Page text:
March roundup

Cuban authorities sentenced American development worker Alan Gross to a 15-year sentence on March 11, triggering outrage in Washington. Philip J. Crowley, a spokesman for the State Department, said:

We deplore this ruling. Alan Gross is a dedicated international development worker who has devoted his life to helping people in more than 50 countries. He was in Cuba to help the Cuban people connect with the rest of the world.
We call on the Government of Cuba to immediately and unconditionally release him. To allow him to return to his family, and bring to an end the long ordeal that began well over a year ago.

The People’s Provincial Court of Havana on March 11 said Gross committed “acts against the independence or the territorial integrity of the state.” A Cuban government statement released March 12 said:

The Court, to make that decision, took into account the large amount of documentary evidence and those provided by witnesses and experts presented during the oral trial, particularly the ones by the prosecutor, which showed the direct participation of the US contractor in a subversive project of the US government to try to destroy the Revolution, by way of the use of info-communication systems out of the control of the authorities, in order to promote destabilizing plans against various social sectors.
During the hearing of the oral trial, the defendant admitted having been used and manipulated by the United States Agency for International Development (USAID), subordinate to the Department of State and that finances the DAI Contracting Company, on behalf which Gross came to Cuba.

The Cuban Triangle blog, citing a Telemundo interview, quoted Secretary of State Hillary Clinton as saying:

Well, first, I think that the 15-year sentence is deplorable. Alan Gross was in Cuba to help people literally connect with the rest of the world, and as we’re seeing around the world, that’s a tide that is coming. You’re not going to be able to push it back out to sea, even in Cuba. He has served a very long time for doing what was not in any way criminal, in our view. And he should be released, and at the very least, on humanitarian terms. He should be sent home to his family, and I’m hoping that the Cuban Government will do that.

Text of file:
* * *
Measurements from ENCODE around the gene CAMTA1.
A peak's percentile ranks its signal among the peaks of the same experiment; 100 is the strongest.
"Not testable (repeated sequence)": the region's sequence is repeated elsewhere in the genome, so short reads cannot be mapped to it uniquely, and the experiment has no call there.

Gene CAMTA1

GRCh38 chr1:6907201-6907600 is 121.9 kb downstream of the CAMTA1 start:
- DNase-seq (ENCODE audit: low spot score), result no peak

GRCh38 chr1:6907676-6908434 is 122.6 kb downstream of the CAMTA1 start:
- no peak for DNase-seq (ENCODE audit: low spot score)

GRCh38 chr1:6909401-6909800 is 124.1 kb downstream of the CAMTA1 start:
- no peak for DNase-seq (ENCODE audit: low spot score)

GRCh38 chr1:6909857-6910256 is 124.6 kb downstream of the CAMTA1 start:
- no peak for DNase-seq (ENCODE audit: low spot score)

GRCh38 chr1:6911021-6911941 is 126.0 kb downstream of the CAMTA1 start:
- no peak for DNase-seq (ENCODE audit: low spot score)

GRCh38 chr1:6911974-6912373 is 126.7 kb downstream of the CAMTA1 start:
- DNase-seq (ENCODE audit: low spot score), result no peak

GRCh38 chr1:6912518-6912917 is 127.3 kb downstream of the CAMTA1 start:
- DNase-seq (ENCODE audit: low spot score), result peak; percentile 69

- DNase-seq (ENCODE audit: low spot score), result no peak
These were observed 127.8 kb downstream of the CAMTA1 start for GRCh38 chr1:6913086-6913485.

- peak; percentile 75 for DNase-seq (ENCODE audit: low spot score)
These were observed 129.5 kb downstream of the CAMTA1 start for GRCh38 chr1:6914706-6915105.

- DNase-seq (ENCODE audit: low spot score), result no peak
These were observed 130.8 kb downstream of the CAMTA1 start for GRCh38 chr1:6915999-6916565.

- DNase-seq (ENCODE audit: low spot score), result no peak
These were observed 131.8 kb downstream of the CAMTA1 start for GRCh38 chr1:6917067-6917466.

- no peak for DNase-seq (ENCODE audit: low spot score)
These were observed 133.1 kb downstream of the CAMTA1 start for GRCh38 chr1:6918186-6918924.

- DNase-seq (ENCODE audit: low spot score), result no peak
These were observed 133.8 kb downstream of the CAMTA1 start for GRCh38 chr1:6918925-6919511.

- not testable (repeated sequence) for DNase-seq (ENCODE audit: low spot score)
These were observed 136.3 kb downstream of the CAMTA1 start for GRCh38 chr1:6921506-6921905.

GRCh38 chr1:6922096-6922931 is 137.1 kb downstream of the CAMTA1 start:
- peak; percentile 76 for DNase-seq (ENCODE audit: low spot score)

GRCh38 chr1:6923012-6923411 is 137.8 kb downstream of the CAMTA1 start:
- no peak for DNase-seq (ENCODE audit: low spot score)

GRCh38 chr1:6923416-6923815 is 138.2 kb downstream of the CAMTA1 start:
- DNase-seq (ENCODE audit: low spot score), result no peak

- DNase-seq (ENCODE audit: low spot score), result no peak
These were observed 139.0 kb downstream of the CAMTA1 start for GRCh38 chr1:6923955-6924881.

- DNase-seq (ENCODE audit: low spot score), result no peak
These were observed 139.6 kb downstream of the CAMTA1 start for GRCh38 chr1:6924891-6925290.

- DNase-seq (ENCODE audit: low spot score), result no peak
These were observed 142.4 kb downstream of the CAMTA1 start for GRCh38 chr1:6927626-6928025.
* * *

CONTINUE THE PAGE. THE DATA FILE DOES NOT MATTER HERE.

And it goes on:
Others called on changes in U.S. democracy programs. Writing in the Havana Note, Cuba specialist Lilia Lopez said:

If this tragic episode does not fundamentally transform the nature of U.S. “democracy promotion” efforts in Cuba, I shudder to think what it may take.
The saga that Alan Gross and his family have been living for the past 15 months was an incredibly unfortunate accident waiting to happen. USAID knows its back door tactics place American and Cuban participants in direct violation of Cuban law. In dealing with Cuba, a country that views these programs as part of a larger strategy of regime change (with good reason), and operates one of the most formidable intelligence services in the world, it is no wonder, however regrettable, that Havana decided to make an example out of Alan Gross.

Former President Jimmy Carter visited Cuba, met with both Fidel and Raul Castro and asked Cuban authorities to release Gross. Cuban authorities declined.
See Carter’s report from his March 28-30 trip.
Source of cover photo of Jimmy Carter: Islamia


Tracey Eaton was the Dallas Morning News bureau chief in Cuba from 2000 to early 2005. Before that, he headed the paper’s Mexico City bureau. Eaton, a former Fulbright scholar, has been a journalist and photographer since 1983. He travels to Havana regularly. In 2010 and again in 2011, Eaton received a Pulitzer Center grant to support his reporting in Cuba. He has been investigating U.S.-financed pro-democracy programs in Cuba.

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